October Quarterly[31]October 13, 2013$254,890.23$48,299.75$(38,961.05)$264,228.93
Year-end[32]January 31, 2014$264,228$145,594$(37,568)$372,255
April Quarterly[33]April 15, 2014$372,255$35,508$(86,268)$321,494
Running totals
$347,317.35$(281,928.33)

2012

Breakdown of the source of Hastings' campaign funds before the 2012 election.

Hastings won re-election to the U.S. House in 2012. During that election cycle, Hastings' campaign committee raised a total of $652,963 and spent $558,062.[34] This is less than the average $1.5 million spent by House winners in 2012.[35]

Cost per vote

Hastings spent $2.60 per vote received in 2012.

2010

Breakdown of the source of Hastings' campaign funds before the 2010 election.

Hastings won re-election to the U.S. House of Representatives in 2010. During that re-election cycle, Hastings' campaign committee raised a total of $780,445 and spent $778,998 .[36]

U.S. House of Representatives, Florida's 23rd Congressional District, 2010 - Alcee Hastings Campaign Contributions
Total Raised $780,445
Total Spent $778,998
Total Raised by General Election Opponent $105,751
Total Spent by General Election Opponent $106,142
Top contributors to Alcee Hastings's campaign committee
American Assn for Justice$10,000
American Crystal Sugar$10,000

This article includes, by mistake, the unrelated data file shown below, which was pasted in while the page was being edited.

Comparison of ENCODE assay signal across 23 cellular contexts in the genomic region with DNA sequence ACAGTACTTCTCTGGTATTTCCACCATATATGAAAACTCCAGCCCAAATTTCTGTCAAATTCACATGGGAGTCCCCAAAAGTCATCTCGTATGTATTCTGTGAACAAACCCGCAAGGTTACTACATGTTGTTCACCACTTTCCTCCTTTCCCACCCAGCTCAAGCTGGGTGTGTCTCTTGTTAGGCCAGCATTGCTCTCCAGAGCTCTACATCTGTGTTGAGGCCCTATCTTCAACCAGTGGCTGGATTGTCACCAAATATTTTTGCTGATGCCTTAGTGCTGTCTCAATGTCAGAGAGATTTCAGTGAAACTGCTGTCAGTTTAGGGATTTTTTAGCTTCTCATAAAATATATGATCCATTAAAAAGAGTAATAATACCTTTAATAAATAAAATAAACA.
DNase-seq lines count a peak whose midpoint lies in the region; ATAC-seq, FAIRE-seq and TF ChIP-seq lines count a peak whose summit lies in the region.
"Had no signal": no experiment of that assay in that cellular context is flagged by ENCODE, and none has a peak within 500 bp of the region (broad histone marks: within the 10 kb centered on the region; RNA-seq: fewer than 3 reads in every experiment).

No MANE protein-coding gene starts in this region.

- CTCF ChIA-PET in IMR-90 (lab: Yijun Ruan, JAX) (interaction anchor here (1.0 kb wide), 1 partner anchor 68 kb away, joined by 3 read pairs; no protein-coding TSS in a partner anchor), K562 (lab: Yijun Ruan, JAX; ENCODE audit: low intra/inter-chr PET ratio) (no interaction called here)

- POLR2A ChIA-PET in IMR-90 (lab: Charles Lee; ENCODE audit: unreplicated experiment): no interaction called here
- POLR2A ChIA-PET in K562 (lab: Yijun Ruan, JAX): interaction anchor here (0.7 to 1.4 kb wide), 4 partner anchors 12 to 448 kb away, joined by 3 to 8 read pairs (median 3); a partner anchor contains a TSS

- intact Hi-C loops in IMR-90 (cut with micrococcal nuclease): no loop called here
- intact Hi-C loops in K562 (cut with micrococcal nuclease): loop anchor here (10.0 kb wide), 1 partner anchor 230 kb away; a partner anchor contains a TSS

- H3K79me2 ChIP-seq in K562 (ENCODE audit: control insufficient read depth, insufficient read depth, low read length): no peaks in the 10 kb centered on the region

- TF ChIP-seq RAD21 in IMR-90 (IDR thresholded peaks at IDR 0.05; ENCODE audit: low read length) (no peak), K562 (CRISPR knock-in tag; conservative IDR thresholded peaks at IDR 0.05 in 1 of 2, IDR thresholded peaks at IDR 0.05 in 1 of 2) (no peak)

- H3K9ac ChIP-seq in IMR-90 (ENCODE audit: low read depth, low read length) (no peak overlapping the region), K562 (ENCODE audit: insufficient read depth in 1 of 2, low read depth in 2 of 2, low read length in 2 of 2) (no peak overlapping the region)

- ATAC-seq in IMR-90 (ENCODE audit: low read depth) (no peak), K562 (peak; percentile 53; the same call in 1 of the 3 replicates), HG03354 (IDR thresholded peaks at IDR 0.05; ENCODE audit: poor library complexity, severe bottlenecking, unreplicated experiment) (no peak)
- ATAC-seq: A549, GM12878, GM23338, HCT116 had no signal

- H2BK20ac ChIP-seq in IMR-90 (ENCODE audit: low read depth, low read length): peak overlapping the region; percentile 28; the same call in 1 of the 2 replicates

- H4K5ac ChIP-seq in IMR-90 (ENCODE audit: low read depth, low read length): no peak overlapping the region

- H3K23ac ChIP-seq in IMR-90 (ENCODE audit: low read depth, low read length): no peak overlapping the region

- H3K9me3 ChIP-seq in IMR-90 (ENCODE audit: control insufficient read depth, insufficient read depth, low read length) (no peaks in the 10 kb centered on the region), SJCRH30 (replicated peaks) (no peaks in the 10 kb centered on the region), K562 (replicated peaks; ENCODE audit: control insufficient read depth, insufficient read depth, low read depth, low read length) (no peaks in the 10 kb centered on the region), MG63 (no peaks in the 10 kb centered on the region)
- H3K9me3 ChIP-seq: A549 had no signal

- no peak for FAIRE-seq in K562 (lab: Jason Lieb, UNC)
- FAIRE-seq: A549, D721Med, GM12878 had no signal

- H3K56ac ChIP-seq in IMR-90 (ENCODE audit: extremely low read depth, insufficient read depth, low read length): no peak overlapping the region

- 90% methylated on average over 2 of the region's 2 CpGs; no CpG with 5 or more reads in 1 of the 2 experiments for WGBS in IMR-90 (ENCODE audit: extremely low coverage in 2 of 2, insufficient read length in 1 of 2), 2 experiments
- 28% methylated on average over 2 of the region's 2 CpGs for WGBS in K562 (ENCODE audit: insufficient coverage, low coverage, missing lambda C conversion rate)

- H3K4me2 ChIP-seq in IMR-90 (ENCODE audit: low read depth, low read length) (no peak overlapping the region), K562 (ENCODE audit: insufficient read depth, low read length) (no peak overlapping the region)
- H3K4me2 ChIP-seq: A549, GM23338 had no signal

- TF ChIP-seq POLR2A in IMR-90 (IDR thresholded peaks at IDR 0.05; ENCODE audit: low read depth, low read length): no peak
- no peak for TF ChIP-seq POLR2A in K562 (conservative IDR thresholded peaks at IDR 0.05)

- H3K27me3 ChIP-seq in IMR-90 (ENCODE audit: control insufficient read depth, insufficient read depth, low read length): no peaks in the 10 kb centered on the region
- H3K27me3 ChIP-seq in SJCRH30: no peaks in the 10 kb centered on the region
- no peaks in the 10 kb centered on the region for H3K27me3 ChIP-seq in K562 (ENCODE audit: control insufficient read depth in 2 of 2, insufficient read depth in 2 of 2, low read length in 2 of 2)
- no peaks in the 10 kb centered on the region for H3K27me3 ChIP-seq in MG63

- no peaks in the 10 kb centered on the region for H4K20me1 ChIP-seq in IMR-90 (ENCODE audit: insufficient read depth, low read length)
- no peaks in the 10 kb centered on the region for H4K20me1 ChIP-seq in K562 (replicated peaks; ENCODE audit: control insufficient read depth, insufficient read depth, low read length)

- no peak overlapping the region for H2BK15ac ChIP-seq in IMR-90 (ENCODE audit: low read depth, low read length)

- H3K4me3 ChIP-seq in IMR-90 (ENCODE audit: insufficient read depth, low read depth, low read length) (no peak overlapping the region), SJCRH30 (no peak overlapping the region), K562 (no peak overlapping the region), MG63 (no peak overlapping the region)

AT&T Inc$10,000
BRIDGE PAC$10,000
Desert Caucus$10,000
Top 5 industries that contributed to campaign committee
Lawyers/Law Firms$54,696
Pro-Israel$48,950
Crop Production & Basic Processing$42,950
Finance/Credit Companies$38,500
Misc Business$37,250

Analysis

Ideology and leadership

See also: GovTrack's Political Spectrum & Legislative Leadership ranking

Based on an analysis of bill sponsorship by GovTrack, Hastings is a "far-left Democratic leader," as of June 12, 2013.[37]

Like-minded colleagues

The website OpenCongress tracks the voting records of each member to determine with whom he or she votes most and least often. The results include a member from each party.[38]

Hastings most often votes with:

Hastings least often votes with:

Lifetime voting record

See also: Lifetime voting records of United States Senators and Representatives

According to the website GovTrack, Hastings missed 1,143 of 13,520 roll call votes from January 1993 to March 2013. This amounts to 8.5%, which is worse than the median of 2.2% among current congressional representatives as of March 2013.[39]